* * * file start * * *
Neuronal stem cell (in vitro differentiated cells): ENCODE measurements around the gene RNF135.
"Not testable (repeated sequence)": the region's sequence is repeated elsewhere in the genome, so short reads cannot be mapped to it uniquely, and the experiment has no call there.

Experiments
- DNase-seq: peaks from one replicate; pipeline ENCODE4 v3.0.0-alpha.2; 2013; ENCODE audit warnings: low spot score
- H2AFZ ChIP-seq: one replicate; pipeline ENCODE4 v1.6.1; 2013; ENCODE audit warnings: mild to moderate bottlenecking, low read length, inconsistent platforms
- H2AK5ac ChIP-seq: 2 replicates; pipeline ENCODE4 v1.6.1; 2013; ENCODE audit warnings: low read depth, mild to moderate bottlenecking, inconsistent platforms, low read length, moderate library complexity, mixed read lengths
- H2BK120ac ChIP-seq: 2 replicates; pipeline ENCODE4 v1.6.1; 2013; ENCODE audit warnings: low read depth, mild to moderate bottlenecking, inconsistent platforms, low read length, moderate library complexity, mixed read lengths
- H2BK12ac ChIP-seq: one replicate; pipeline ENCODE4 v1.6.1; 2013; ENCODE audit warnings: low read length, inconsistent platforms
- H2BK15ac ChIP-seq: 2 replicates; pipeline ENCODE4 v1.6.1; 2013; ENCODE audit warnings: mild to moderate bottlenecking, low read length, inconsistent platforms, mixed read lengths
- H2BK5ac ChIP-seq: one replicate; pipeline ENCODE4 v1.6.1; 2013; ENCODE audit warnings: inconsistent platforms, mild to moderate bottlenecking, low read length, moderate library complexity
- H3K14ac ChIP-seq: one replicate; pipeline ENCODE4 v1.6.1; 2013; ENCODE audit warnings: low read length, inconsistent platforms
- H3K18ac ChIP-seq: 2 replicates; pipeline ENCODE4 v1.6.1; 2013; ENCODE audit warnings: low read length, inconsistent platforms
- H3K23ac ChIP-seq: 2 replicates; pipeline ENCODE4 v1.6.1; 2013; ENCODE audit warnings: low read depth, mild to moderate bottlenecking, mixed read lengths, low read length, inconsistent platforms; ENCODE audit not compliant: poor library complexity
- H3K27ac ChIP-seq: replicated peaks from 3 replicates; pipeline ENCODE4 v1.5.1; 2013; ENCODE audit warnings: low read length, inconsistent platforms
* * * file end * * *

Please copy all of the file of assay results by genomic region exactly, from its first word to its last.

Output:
Neuronal stem cell (in vitro differentiated cells): ENCODE measurements around the gene RNF135.
"Not testable (repeated sequence)": the region's sequence is repeated elsewhere in the genome, so short reads cannot be mapped to it uniquely, and the experiment has no call there.

Experiments
- DNase-seq: peaks from one replicate; pipeline ENCODE4 v3.0.0-alpha.2; 2013; ENCODE audit warnings: low spot score
- H2AFZ ChIP-seq: one replicate; pipeline ENCODE4 v1.6.1; 2013; ENCODE audit warnings: mild to moderate bottlenecking, low read length, inconsistent platforms
- H2AK5ac ChIP-seq: 2 replicates; pipeline ENCODE4 v1.6.1; 2013; ENCODE audit warnings: low read depth, mild to moderate bottlenecking, inconsistent platforms, low read length, moderate library complexity, mixed read lengths
- H2BK120ac ChIP-seq: 2 replicates; pipeline ENCODE4 v1.6.1; 2013; ENCODE audit warnings: low read depth, mild to moderate bottlenecking, inconsistent platforms, low read length, moderate library complexity, mixed read lengths
- H2BK12ac ChIP-seq: one replicate; pipeline ENCODE4 v1.6.1; 2013; ENCODE audit warnings: low read length, inconsistent platforms
- H2BK15ac ChIP-seq: 2 replicates; pipeline ENCODE4 v1.6.1; 2013; ENCODE audit warnings: mild to moderate bottlenecking, low read length, inconsistent platforms, mixed read lengths
- H2BK5ac ChIP-seq: one replicate; pipeline ENCODE4 v1.6.1; 2013; ENCODE audit warnings: inconsistent platforms, mild to moderate bottlenecking, low read length, moderate library complexity
- H3K14ac ChIP-seq: one replicate; pipeline ENCODE4 v1.6.1; 2013; ENCODE audit warnings: low read length, inconsistent platforms
- H3K18ac ChIP-seq: 2 replicates; pipeline ENCODE4 v1.6.1; 2013; ENCODE audit warnings: low read length, inconsistent platforms
- H3K23ac ChIP-seq: 2 replicates; pipeline ENCODE4 v1.6.1; 2013; ENCODE audit warnings: low read depth, mild to moderate bottlenecking, mixed read lengths, low read length, inconsistent platforms; ENCODE audit not compliant: poor library complexity
- H3K27ac ChIP-seq: replicated peaks from 3 replicates; pipeline ENCODE4 v1.5.1; 2013; ENCODE audit warnings: low read length, inconsistent platforms